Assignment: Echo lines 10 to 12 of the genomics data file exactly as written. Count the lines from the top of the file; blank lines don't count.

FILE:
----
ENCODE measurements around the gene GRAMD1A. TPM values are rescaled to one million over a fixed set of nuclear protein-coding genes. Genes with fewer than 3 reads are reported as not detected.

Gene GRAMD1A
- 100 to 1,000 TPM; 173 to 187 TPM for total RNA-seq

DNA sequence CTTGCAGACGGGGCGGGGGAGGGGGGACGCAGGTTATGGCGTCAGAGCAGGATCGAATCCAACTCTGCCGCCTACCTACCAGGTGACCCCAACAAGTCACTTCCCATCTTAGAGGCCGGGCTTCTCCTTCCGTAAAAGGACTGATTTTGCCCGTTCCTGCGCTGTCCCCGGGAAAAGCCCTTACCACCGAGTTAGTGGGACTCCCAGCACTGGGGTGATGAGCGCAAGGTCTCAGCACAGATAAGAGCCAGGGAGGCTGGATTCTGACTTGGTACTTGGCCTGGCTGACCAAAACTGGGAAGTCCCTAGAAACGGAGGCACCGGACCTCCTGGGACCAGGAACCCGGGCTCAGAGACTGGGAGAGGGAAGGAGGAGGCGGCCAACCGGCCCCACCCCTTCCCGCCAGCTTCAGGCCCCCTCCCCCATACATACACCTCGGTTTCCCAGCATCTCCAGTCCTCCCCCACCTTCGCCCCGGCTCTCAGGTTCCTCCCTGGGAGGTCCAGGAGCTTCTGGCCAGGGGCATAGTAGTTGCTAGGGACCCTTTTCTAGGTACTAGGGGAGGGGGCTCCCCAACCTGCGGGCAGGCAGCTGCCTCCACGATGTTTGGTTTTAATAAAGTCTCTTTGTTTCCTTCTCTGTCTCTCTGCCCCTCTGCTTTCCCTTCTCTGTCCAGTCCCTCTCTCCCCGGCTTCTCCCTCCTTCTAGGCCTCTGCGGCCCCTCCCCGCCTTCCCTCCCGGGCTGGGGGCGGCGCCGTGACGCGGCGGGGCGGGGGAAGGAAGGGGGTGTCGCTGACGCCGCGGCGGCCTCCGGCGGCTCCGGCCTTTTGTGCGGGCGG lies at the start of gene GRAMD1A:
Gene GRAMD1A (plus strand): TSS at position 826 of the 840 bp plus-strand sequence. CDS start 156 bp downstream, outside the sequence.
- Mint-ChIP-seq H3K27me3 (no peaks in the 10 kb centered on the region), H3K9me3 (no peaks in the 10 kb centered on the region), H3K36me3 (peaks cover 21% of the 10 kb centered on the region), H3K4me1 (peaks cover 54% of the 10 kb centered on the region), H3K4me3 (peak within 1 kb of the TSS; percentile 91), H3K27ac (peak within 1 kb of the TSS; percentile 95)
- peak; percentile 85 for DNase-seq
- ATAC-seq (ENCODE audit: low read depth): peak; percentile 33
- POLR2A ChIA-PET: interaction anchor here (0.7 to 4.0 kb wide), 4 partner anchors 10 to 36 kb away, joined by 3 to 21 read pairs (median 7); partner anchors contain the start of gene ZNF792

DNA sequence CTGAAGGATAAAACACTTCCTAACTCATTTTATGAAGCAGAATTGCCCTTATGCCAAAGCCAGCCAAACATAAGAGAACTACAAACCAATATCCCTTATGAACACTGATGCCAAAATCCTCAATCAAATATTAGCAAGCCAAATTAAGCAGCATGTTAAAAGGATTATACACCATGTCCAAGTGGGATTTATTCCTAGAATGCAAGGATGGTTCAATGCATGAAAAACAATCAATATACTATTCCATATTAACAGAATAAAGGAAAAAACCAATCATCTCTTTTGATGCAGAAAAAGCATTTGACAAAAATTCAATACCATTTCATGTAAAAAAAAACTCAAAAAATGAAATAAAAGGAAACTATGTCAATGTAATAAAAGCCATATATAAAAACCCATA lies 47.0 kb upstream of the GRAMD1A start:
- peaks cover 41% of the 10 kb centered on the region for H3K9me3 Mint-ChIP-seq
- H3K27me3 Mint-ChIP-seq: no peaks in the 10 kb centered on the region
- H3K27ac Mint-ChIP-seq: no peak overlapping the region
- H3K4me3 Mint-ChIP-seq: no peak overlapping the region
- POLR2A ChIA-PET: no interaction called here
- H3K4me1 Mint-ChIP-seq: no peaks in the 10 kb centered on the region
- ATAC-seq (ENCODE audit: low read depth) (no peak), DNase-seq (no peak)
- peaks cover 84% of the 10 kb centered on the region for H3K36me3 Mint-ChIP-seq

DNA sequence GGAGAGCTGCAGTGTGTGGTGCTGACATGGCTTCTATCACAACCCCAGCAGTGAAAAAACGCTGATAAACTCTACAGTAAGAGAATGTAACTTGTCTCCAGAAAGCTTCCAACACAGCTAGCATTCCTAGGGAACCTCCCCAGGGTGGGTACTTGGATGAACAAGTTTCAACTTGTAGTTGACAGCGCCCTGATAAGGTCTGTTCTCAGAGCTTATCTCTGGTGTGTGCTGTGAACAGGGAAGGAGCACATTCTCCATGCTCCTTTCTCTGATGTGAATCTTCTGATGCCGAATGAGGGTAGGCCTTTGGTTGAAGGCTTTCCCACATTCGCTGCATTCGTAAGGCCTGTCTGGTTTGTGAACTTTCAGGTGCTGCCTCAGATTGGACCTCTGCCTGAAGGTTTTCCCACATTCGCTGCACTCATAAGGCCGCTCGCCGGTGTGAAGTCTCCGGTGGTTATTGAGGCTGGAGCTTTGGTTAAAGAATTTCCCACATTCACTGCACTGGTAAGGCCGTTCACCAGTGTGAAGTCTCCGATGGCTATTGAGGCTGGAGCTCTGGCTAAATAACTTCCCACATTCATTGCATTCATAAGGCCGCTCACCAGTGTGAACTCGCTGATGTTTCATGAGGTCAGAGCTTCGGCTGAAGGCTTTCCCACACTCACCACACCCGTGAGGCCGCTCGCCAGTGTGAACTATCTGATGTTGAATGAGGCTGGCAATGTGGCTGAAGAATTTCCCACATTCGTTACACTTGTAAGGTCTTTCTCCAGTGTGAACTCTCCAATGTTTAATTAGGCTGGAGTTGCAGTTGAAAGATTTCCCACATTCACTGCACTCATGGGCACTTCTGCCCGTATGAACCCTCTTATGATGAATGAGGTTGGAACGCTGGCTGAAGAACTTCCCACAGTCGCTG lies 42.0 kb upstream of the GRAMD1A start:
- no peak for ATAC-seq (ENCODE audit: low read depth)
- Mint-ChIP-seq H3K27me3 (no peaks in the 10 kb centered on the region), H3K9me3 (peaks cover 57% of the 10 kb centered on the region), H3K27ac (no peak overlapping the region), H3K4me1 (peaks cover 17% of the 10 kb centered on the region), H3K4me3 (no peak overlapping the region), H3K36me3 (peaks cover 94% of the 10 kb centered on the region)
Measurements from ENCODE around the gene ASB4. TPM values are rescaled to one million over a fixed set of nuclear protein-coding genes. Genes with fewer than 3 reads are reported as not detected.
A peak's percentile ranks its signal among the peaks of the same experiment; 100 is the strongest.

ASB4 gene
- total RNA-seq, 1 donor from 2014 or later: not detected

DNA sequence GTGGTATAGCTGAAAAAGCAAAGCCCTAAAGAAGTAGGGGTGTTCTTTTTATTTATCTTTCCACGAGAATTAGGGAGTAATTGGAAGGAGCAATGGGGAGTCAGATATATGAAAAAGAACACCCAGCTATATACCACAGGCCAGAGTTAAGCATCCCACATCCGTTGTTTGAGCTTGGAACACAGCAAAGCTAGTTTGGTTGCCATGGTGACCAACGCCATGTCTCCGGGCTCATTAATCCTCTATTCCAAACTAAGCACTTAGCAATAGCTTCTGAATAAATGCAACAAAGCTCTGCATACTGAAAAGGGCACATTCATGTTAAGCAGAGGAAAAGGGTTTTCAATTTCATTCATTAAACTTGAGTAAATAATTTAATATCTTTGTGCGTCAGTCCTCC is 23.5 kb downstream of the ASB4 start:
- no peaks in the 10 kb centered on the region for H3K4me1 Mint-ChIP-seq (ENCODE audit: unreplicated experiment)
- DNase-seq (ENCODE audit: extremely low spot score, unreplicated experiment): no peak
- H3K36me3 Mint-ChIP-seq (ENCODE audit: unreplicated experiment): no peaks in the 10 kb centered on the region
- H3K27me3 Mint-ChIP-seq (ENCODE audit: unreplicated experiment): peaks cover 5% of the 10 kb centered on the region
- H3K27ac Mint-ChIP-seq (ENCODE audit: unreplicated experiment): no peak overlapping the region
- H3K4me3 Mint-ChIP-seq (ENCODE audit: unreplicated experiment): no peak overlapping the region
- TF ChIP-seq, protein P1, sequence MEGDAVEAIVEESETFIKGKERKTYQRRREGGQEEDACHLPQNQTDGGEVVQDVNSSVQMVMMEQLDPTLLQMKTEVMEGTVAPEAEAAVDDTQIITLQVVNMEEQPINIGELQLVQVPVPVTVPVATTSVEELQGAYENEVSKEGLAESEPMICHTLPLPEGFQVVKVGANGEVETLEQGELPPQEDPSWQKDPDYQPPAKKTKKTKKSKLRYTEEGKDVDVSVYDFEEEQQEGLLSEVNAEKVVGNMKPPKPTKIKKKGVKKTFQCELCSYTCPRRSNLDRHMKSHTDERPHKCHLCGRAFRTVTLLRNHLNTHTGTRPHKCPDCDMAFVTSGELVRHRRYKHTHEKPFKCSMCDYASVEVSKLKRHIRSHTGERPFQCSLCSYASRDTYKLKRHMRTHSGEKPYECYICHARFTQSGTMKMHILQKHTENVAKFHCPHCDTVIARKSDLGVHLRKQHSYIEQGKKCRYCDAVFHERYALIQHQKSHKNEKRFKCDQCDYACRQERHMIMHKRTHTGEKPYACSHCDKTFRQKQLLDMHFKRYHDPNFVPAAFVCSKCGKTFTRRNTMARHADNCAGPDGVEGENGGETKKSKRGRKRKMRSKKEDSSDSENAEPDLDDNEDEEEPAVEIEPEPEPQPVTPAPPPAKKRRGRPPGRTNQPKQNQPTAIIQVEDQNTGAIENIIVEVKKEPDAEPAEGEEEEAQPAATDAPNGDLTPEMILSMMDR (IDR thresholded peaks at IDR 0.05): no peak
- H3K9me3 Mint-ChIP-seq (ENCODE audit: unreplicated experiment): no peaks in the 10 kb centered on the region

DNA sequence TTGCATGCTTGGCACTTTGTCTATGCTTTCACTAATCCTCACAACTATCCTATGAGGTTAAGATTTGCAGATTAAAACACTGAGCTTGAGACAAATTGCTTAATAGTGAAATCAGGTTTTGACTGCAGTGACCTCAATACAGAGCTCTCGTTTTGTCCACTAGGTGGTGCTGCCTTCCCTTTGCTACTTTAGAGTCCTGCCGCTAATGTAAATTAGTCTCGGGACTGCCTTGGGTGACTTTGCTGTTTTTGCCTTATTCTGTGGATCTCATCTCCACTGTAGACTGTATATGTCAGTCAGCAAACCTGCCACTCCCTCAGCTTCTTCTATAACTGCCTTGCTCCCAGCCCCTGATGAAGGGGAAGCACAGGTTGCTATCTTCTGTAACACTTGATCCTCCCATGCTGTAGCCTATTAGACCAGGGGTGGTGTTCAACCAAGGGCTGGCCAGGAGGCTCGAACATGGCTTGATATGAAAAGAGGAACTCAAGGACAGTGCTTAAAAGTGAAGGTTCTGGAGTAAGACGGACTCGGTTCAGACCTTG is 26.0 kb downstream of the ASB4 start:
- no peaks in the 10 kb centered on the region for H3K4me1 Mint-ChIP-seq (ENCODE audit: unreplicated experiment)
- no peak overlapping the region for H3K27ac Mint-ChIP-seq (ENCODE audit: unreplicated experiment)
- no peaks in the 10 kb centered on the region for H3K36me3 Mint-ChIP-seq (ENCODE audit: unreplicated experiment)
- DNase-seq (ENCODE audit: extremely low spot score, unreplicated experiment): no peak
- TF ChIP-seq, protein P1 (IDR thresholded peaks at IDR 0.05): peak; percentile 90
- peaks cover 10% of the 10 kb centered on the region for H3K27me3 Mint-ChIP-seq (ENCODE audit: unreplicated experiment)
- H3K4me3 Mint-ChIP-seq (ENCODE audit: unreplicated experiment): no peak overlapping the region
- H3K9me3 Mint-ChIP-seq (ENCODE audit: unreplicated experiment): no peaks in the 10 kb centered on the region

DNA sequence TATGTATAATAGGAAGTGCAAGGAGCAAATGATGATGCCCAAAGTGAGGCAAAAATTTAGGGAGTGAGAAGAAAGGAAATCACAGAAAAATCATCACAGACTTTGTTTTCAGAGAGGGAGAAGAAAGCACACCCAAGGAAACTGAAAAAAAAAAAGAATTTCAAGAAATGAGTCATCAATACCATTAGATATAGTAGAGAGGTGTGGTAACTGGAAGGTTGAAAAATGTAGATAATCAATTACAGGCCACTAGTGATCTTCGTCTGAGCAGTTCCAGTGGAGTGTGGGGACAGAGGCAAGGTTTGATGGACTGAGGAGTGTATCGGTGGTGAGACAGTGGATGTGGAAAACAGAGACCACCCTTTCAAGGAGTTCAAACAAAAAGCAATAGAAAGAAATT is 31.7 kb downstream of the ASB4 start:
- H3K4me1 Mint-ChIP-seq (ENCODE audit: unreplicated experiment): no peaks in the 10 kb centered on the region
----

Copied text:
DNA sequence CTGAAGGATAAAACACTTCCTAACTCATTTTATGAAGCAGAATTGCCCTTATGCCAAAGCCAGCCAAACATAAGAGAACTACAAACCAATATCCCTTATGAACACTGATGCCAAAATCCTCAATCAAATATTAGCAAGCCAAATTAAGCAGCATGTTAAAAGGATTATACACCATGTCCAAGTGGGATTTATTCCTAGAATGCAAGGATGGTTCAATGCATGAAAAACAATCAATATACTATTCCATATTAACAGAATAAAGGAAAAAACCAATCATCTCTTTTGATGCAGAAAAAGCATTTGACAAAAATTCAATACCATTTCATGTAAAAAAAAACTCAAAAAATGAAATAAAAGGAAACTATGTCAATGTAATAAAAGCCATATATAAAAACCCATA lies 47.0 kb upstream of the GRAMD1A start:
- peaks cover 41% of the 10 kb centered on the region for H3K9me3 Mint-ChIP-seq
- H3K27me3 Mint-ChIP-seq: no peaks in the 10 kb centered on the region